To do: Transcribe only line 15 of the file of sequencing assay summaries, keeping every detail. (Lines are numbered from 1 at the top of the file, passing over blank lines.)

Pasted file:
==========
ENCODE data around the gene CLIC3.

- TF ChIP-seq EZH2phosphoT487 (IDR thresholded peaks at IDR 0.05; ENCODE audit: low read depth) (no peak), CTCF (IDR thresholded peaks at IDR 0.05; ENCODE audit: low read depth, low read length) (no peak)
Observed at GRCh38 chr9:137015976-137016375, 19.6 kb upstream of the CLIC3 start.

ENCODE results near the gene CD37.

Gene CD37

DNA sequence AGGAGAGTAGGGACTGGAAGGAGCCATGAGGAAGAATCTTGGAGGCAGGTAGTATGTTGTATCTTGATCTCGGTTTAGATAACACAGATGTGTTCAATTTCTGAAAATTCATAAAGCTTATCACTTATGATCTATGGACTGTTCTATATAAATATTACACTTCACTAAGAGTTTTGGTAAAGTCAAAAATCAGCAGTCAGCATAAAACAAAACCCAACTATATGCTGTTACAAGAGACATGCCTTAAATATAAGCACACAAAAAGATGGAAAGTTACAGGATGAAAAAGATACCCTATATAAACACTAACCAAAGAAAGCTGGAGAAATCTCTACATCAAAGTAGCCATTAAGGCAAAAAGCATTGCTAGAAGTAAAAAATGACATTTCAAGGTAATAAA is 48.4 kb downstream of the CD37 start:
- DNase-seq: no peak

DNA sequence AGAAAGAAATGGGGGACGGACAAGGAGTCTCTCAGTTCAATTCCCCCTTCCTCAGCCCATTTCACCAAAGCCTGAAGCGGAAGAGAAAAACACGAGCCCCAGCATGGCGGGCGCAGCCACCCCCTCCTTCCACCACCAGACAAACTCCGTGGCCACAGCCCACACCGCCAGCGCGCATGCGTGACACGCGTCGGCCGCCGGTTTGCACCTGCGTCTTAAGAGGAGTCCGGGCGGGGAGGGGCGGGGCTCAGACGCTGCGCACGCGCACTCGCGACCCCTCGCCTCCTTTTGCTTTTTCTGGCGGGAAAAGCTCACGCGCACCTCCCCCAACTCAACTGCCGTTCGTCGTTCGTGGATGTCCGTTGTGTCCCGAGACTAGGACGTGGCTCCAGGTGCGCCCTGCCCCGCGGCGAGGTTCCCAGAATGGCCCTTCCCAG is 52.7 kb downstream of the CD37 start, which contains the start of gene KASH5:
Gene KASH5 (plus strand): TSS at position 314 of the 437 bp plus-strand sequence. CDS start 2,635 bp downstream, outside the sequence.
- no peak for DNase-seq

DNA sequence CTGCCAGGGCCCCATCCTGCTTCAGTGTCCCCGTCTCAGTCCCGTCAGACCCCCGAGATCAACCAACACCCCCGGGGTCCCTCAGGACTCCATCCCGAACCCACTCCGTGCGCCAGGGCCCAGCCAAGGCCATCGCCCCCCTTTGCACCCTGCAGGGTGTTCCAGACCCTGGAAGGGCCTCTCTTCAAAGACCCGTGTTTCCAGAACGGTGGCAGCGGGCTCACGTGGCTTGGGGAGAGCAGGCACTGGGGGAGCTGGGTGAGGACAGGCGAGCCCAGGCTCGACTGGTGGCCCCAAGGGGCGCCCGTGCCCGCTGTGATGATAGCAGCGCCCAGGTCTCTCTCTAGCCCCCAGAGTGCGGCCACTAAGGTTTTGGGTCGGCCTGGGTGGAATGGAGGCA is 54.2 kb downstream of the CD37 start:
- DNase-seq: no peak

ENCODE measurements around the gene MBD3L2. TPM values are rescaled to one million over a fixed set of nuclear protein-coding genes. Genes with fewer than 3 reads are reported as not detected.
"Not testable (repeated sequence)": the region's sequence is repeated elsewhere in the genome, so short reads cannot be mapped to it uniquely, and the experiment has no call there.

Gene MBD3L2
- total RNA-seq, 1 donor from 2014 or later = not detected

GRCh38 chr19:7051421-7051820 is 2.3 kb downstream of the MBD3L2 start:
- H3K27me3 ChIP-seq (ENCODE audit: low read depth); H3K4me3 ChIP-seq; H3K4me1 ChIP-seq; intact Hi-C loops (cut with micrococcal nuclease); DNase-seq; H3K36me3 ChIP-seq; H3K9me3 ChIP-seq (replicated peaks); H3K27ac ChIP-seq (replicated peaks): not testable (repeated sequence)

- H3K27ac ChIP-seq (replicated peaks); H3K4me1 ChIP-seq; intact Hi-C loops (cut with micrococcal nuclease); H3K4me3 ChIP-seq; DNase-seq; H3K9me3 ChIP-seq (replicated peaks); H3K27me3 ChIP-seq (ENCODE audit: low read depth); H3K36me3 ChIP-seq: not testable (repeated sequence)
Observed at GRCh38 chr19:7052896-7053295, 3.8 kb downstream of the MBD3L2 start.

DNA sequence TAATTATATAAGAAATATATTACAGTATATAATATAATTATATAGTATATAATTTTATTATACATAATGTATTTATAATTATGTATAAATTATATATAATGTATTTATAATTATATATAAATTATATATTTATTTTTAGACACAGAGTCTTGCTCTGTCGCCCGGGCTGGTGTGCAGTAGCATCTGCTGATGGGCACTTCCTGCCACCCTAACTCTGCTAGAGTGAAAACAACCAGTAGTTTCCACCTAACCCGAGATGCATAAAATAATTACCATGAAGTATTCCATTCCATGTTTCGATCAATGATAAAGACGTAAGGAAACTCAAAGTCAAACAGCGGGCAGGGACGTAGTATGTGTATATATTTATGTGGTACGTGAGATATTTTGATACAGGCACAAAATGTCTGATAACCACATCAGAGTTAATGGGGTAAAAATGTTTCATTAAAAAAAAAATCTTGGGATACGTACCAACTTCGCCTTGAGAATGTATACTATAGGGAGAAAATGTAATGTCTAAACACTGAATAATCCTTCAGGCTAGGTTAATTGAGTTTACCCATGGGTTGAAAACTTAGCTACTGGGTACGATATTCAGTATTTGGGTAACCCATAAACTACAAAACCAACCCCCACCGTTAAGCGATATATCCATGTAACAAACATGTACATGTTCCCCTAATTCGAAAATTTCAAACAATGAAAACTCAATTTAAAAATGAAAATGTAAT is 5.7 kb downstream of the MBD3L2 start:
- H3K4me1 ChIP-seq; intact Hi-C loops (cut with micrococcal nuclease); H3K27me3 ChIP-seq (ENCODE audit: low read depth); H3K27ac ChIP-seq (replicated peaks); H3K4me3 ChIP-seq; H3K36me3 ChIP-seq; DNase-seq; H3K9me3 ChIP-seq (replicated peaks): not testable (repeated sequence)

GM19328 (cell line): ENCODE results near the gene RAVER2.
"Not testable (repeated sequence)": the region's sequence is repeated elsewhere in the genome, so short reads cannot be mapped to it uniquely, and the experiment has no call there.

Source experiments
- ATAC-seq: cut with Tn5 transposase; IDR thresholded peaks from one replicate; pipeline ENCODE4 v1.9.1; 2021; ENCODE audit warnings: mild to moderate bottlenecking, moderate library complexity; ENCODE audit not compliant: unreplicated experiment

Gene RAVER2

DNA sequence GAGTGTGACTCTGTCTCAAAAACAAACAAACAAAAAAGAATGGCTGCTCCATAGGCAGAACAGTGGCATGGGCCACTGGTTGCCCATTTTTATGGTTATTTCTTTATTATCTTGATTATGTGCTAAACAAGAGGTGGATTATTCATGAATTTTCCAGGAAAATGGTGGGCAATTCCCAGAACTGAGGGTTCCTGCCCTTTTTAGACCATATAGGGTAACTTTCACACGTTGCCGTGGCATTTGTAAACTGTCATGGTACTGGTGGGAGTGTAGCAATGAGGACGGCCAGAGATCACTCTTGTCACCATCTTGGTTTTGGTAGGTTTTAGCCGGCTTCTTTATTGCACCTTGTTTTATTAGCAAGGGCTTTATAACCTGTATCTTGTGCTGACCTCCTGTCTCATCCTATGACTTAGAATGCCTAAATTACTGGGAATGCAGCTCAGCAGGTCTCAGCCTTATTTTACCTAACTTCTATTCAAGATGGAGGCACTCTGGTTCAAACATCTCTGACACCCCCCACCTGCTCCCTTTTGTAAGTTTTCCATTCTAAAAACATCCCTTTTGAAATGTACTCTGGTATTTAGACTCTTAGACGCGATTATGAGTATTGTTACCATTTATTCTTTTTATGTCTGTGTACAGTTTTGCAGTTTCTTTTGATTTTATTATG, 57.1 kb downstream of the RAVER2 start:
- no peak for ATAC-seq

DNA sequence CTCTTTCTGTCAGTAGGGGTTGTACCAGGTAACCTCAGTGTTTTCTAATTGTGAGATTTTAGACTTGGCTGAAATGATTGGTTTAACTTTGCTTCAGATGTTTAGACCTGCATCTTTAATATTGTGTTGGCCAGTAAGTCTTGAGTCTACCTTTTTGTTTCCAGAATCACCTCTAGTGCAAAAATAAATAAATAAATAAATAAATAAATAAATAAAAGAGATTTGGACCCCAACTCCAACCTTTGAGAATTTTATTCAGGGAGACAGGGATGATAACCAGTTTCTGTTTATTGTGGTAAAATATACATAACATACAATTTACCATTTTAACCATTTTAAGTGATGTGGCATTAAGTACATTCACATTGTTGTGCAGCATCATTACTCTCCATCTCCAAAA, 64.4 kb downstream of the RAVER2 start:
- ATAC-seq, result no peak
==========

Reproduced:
Gene MBD3L2